Mouse Rock Swell Statistics, June: All Swell – Any Wind
This image illustrates the range of swells directed at Mouse Rock over a normal June. It is based on 2306 NWW3 model predictions since 2006 (values every 3 hours). The wave model does not forecast wind or surf right at the coast so we have chosen the optimum grid node based on what we know about Mouse Rock. In this particular case the best grid node is 50 km away (31 miles).
The rose diagram shows the distribution of swell directions and swell sizes, while the graph at the bottom shows the same thing but lacks direction information. Five colours illustrate increasing wave sizes. Blue shows the smallest swells, less that 0.5m (1.5 feet) high. These happened only 25% of the time. Green and yellow show increasing swell sizes and red represents the largest swells, greater than >3m (>10ft). In each graph, the area of any colour is proportional to how commonly that size swell occurs.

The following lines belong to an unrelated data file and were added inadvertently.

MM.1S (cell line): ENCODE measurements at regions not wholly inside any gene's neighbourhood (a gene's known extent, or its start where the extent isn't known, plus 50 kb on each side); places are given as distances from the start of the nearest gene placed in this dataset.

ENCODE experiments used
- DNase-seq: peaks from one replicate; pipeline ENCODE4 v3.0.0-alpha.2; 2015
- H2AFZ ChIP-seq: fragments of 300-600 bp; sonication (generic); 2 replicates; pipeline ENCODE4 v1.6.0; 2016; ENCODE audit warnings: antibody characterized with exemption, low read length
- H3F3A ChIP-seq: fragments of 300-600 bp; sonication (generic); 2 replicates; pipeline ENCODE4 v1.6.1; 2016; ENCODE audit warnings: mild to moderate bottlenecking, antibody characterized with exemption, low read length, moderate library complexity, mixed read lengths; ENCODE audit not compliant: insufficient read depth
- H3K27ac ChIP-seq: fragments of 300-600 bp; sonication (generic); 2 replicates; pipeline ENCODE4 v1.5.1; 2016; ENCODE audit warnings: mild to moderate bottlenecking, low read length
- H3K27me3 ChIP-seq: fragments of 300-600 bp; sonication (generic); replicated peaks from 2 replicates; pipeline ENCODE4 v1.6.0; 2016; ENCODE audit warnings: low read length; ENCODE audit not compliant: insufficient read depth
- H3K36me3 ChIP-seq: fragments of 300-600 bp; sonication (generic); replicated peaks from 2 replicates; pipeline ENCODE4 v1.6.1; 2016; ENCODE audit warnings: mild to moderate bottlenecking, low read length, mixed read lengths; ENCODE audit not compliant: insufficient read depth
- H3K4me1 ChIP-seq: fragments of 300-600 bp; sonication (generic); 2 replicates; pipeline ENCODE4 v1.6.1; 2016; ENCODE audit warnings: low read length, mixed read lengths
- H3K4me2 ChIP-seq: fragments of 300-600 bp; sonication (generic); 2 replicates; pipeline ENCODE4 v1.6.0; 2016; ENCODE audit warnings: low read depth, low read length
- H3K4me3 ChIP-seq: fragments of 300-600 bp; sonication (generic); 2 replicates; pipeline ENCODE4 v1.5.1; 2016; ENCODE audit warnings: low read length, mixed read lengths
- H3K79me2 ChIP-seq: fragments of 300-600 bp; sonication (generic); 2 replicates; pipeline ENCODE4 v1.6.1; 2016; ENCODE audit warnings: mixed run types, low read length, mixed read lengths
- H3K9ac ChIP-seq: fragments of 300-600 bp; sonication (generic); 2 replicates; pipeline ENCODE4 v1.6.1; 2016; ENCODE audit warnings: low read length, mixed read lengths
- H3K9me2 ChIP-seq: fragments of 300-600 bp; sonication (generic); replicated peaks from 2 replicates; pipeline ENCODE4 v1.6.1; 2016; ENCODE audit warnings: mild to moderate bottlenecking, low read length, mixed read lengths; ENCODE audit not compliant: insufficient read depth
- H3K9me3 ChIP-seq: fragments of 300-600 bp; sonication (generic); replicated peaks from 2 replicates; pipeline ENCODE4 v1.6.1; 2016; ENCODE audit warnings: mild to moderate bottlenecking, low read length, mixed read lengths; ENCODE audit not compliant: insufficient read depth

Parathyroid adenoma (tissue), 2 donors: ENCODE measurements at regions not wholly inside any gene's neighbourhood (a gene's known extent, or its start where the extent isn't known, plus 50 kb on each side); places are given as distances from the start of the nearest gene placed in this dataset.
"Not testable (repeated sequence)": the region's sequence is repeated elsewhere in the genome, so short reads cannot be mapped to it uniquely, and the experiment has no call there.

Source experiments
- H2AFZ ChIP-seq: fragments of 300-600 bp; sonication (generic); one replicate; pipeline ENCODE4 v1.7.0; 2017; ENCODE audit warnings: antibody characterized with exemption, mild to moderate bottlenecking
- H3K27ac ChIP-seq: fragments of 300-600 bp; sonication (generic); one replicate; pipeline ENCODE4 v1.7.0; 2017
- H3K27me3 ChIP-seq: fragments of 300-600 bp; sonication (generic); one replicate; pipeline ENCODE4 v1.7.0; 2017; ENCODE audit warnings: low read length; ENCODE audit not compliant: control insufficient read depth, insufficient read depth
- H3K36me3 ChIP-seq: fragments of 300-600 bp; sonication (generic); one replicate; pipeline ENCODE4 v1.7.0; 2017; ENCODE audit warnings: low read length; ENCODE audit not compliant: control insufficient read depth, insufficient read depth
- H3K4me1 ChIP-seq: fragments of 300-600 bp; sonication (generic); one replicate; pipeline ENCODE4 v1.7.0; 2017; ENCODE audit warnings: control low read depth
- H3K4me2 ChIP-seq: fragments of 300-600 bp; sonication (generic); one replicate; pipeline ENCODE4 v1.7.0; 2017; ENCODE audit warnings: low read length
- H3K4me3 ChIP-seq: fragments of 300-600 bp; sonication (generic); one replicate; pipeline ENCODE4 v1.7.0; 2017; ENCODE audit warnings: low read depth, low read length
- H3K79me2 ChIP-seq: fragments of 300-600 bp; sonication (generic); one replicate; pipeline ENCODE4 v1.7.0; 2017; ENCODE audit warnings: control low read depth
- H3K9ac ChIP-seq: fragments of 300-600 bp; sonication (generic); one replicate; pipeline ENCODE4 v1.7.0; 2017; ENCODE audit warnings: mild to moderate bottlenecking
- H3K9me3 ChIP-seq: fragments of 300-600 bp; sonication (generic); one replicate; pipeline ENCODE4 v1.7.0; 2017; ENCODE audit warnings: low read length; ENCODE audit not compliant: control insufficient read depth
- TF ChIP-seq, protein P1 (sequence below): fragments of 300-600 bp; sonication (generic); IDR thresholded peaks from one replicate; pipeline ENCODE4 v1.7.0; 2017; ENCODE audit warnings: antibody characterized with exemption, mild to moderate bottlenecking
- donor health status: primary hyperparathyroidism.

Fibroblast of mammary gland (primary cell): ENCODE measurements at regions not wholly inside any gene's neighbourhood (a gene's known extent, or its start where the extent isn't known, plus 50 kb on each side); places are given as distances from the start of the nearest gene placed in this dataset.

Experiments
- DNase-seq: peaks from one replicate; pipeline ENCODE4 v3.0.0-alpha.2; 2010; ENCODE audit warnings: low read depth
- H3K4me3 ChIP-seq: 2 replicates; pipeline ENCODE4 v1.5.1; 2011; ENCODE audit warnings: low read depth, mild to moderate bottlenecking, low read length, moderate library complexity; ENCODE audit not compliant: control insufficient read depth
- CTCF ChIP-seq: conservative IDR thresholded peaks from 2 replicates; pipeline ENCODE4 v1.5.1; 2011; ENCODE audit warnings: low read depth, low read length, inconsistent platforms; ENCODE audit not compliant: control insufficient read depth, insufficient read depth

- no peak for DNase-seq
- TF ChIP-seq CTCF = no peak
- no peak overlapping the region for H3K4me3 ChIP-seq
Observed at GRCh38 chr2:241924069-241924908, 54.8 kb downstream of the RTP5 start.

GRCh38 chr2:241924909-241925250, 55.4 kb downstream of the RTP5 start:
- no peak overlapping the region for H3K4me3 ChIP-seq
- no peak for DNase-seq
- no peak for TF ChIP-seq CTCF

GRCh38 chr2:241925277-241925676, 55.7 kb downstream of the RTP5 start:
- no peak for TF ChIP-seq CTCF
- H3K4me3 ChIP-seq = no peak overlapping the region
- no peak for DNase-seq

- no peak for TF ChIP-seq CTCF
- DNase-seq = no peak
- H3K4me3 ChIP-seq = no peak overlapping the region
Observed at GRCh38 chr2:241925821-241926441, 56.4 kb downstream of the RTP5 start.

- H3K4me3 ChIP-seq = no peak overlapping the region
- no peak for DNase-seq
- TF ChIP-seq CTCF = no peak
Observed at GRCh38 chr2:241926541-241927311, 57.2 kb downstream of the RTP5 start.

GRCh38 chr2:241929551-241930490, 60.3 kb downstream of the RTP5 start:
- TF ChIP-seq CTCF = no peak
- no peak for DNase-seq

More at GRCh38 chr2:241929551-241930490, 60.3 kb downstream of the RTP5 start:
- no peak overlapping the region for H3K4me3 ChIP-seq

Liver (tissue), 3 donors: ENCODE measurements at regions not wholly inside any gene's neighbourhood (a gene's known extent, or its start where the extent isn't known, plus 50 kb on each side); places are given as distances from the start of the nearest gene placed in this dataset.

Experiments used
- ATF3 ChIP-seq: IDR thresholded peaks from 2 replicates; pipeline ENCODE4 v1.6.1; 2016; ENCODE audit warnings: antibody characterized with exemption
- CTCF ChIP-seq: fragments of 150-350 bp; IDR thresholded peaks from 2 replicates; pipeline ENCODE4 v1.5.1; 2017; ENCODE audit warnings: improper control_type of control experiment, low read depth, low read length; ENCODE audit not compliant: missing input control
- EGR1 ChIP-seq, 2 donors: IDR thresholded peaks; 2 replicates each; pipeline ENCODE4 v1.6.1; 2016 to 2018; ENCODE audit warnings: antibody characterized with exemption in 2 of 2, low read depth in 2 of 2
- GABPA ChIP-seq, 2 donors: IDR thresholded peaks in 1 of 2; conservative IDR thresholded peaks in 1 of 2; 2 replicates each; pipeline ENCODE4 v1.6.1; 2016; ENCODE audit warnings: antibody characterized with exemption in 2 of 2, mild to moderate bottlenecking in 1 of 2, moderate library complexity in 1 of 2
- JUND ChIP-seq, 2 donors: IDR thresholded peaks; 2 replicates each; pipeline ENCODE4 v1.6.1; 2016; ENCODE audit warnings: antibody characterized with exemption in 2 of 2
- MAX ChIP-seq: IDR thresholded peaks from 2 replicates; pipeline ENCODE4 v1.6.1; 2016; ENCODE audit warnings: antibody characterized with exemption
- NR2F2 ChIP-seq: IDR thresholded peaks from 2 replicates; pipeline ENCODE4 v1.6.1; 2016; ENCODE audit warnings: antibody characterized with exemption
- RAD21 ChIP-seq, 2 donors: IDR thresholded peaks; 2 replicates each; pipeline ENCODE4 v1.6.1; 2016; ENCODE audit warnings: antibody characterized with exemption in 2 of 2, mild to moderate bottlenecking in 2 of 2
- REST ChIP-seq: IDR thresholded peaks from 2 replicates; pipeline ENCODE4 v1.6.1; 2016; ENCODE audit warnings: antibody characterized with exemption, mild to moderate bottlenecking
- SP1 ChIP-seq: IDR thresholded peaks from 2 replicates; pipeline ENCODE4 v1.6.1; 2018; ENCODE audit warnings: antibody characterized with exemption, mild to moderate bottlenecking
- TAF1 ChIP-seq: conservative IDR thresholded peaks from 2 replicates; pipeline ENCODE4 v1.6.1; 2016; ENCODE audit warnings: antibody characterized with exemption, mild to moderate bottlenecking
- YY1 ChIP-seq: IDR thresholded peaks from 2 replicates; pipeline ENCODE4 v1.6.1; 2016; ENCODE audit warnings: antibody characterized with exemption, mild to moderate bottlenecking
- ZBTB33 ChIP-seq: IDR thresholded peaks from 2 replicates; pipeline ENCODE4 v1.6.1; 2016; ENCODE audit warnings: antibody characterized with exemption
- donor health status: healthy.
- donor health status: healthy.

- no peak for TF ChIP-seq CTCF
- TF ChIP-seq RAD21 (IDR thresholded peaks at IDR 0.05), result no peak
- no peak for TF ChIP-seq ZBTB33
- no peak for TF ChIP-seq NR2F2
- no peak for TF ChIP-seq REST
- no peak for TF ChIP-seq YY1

The diagram implies that the most common swell direction, shown by the longest spokes, was WNW (which was the same as the most common wind direction). Because the wave model grid is offshore, sometimes a strong offshore wind blows largest waves away from Mouse Rock and away from the coast. We combine these with the no surf category of the bar chart. To keep it simple we don't show these in the rose graph. Because wind determines whether or not waves are good for surfing at Mouse Rock, you can select a similar diagram that shows only the swells that were predicted to coincide with glassy or offshore wind conditions. During a typical June, swells large enough to cause clean enough to surf waves at Mouse Rock run for about 75% of the time.
IMPORTANT: Beta version feature! Swell heights are open water values from NWW3. There is no attempt to model near-shore effects. Coastal wave heights will generally be less, especially if the break does not have unobstructed exposure to the open ocean.